Long Beach Scores a Grade A in Preservation Efforts by LA Conservancy • Long Beach Post

The Los Angeles Conservancy, the county’s leading organization which aims at fostering preservation throughout the region, has released its Preservation Report Card for 2014. Long Beach joins fifteen other cities in receiving an A while the vast majority of LA County’s 88 cities, including our 360-degree neighbor Signal Hill, received Fs.

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Launched in 2003, the Conservancy’s report card aims for one simple goal: to assess each of the county’s 89 jurisdictions—the 88 that represent the cities and the County, representing the unincorporated parts of the county—on the elements each have in place to help preserve historic places. In other words, the card is not a comprehensive assessment of every preservation effort that also includes individual groups or nonprofits which sit outside the governing level (though the Conservancy recognizes these efforts as duly important); this is a purely governmental assessment.

This marks their third report card, with the first in 2003 and the second 2008.

Though the report card—and rightfully so—largely focused on what can improve and be altered in order to help preservation, a few highlights were shown in regard to cities that are leaders in that effort—Long Beach included.

Molina Healthcare revamps the Meeker-Baker Building.

Molina Healthcare revamps the Meeker-Baker Building.

LBCers are probably not particularly shocked at the grade since, unlike the many cities which line the Orange County border and seem to be in a perpetual state of alteration, Long Beach vastly respects its architectural history. The city’s iconic Villa Riviera at Ocean and Alamitos has retained its 1928 Gothic perfection for nearly 90 years while the International Tower kitty-corner to it has maintained its mid-mod look since 1966.

Even more contemporary developments such as the Molina Healthcare project on Pine between 6th and 7th Streets took to special efforts in order to preserve certain aspects of the two buildings it has come to overtake, the former Press-Telegram Building and the Meeker-Baker Building.

Long Beach was recognized for being one of only 25 cities to have implemented the Mills Act in years past; it was not noted that the City relatively abandoned the law in 2006 after implementing it in 1993. The Mills Act Historical Property Contract Program is a little known 1972 law state law that basically allows certain historic properties to enter into a “preservation contract” with local governments. In other words, it provides tax relief to the owners of historically significant properties in order to provide them with monies to maintain the integrity of that property.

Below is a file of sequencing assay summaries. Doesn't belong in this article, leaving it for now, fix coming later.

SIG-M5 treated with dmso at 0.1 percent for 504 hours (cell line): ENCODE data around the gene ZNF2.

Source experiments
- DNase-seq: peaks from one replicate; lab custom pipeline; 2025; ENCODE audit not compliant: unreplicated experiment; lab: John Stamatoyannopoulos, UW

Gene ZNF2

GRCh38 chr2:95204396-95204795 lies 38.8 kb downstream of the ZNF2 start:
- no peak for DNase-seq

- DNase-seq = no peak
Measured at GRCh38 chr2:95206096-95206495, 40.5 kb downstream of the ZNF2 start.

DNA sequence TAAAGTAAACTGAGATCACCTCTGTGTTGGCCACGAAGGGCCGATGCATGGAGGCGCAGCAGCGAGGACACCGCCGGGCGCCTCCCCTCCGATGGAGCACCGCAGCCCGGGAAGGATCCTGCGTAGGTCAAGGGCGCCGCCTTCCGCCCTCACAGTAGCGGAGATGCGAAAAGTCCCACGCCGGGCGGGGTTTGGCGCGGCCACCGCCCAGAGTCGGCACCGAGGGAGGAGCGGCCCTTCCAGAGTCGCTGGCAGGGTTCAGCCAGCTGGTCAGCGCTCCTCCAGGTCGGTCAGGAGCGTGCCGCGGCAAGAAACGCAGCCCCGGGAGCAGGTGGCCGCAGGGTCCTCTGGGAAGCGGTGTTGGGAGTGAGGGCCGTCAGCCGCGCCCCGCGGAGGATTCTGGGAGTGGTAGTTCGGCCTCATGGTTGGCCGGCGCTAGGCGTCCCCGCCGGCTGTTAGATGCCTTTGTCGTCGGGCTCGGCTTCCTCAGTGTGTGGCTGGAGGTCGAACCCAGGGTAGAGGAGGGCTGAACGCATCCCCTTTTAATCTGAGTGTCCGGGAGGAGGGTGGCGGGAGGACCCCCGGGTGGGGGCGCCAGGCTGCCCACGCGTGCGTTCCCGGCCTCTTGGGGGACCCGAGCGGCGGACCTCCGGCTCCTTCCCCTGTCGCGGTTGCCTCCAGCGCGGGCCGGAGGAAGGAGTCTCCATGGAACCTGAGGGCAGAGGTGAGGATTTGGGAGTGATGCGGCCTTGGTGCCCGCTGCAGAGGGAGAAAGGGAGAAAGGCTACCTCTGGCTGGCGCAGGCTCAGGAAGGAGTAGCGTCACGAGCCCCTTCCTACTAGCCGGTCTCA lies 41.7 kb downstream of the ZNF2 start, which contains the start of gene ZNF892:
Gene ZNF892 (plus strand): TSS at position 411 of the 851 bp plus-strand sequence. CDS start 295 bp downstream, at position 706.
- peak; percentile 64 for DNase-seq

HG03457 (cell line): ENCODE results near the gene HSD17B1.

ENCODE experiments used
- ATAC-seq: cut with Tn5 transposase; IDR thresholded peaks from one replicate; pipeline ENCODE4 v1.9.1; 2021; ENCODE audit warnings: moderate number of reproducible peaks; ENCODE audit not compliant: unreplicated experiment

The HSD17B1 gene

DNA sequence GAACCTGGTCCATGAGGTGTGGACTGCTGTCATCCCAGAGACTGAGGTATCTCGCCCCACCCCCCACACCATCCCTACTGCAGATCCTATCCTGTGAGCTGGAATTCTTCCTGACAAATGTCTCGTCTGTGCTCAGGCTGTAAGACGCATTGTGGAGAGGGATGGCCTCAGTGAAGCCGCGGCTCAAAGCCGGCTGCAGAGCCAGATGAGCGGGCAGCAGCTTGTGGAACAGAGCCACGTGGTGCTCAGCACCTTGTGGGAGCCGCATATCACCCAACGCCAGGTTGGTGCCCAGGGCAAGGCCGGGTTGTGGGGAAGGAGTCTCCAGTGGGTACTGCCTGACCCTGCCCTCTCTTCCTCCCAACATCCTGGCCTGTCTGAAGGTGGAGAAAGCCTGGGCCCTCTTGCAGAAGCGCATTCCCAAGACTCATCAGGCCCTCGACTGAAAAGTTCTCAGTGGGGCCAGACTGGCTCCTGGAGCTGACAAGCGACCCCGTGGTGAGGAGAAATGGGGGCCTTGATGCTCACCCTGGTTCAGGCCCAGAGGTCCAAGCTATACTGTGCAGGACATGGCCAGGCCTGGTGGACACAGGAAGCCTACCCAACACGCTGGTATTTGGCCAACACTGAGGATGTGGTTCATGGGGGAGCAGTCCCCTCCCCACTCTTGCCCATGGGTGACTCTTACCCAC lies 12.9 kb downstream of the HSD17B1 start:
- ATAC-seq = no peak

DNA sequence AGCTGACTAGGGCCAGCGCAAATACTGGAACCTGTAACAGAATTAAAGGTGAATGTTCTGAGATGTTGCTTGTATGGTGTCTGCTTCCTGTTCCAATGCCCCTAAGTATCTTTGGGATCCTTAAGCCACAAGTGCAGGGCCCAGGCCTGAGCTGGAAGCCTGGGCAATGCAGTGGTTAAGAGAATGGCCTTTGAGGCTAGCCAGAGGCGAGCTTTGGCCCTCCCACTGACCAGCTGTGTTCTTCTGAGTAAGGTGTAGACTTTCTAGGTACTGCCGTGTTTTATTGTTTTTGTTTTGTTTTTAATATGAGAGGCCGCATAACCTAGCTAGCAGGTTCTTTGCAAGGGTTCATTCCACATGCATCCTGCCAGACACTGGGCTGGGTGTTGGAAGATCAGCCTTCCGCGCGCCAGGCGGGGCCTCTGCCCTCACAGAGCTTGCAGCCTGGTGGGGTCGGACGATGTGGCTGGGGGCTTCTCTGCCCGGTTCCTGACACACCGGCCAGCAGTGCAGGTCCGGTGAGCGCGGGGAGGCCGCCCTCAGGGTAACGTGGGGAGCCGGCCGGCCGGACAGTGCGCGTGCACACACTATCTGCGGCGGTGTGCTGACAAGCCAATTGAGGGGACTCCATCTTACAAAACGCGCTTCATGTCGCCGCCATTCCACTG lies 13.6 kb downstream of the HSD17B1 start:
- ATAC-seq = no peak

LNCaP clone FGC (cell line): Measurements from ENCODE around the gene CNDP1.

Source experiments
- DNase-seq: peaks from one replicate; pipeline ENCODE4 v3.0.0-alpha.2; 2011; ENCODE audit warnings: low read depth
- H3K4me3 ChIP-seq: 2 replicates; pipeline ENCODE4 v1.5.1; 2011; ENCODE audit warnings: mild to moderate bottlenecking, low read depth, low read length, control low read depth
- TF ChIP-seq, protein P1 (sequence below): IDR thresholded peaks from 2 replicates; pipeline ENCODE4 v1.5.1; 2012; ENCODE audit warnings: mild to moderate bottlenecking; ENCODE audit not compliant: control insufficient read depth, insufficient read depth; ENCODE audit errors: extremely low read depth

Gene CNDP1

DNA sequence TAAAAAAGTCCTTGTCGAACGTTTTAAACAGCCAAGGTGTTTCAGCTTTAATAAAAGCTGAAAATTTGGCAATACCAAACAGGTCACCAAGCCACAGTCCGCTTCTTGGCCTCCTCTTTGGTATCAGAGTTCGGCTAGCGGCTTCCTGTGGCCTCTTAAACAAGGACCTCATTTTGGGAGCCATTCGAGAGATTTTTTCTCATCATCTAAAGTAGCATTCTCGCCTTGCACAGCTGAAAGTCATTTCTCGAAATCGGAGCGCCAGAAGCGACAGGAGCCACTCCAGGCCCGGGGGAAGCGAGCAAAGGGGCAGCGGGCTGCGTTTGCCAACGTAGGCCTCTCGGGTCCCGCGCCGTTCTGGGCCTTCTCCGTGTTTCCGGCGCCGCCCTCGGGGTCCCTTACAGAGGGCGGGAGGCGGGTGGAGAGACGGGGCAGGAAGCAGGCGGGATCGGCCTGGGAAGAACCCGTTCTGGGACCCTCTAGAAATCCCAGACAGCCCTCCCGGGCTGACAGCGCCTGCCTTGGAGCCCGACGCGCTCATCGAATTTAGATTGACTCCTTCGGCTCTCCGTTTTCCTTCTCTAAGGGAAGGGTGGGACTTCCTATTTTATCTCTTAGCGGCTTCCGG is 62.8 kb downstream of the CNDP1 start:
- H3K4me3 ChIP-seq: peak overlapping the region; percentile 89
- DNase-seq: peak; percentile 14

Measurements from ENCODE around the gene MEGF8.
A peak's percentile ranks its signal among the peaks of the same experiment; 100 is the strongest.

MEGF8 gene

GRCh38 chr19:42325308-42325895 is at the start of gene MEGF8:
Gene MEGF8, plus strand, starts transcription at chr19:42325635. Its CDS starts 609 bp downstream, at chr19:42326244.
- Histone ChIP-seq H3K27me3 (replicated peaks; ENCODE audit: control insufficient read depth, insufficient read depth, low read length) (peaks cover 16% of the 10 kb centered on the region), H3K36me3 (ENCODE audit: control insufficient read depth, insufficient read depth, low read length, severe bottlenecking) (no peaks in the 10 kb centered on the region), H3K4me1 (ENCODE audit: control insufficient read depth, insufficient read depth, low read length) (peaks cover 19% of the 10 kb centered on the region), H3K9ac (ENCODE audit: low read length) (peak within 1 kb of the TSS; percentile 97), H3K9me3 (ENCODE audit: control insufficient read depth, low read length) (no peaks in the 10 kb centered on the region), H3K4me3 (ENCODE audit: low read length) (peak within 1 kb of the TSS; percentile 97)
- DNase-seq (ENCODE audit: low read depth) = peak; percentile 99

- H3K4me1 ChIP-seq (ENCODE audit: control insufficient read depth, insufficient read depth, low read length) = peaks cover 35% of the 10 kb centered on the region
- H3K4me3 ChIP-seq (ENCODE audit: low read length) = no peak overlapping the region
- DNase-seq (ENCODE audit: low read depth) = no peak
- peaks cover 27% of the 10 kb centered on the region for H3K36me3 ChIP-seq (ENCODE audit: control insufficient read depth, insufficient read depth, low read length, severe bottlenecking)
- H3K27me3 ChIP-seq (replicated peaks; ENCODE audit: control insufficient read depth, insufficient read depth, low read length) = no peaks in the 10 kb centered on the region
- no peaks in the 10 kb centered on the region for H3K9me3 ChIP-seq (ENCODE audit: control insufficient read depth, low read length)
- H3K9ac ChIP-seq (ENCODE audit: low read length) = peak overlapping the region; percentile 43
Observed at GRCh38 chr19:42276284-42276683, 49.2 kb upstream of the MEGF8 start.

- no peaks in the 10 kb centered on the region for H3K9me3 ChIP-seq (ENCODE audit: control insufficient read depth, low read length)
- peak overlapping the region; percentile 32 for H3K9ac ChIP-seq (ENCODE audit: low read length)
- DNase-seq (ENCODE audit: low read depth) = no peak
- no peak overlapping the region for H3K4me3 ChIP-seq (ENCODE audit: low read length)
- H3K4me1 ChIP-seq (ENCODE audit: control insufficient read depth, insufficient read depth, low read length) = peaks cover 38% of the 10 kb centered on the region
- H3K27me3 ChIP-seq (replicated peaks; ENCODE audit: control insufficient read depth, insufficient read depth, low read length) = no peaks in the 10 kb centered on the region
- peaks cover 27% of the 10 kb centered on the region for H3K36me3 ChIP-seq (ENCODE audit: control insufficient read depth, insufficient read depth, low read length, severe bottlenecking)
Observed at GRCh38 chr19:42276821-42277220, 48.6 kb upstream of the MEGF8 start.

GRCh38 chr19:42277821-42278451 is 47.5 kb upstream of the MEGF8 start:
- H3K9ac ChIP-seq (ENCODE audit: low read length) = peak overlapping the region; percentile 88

Councilmember Gerrie Schipske has led the charge in re-implementing the Mills Act in order to protect homes and buildings, including the famed Koffee Pot building that sits near 4th and Alamitos Avenue.

Additionally, Long Beach is one of only eleven cities with a Certified Local Government (CGL), a designation within the National Historic Preservation Act amended in 1980. The CGL program recognizes local governments which have an established Historic Preservation Commission while using ordinances to designate historic landmarks and continually update historical resources. CGLs, following designation, are then eligible for grants that encourage preservation efforts. According to the Conservancy, “a jurisdiction’s status as a CLG indicates both a high degree of protection for historic re-sources and a strong commitment by local government to continue improving its preservation programs.”

The International Tower, completed in 1966, was the brainchild of  Henry Sassoon and designed by local architects Carl B. Troedsson and Charles Boldon.

The International Tower, completed in 1966, was the brainchild of Henry Sassoon and designed by local architects Carl B. Troedsson and Charles Boldon.

Long Beach held a perfect score on five out of six markers—Historic Preservation Ordinance, dedicated Historic Preservation Commission, dedicated preservation staff, ability to designate Historic Districts, and owner consent not being required for the historical designation of a building—but lost five points on the “Active Landmark Designation” category, which recognizes cities which have designated a landmark annually.

Other cities which received an A+, A, or A- —more than double that of 2008—include: Beverly Hills, Burbank, Calabasas, Claremont, Culver City, Glendale,Huntington Park, Los Angeles, Monrovia, Pasadena,Pomona, Redondo Beach, Santa Monica, South Pasadena, West Hollywood, and Whittier.

For a complete list of grades and more information, click here.

Photos by Brian Addison.

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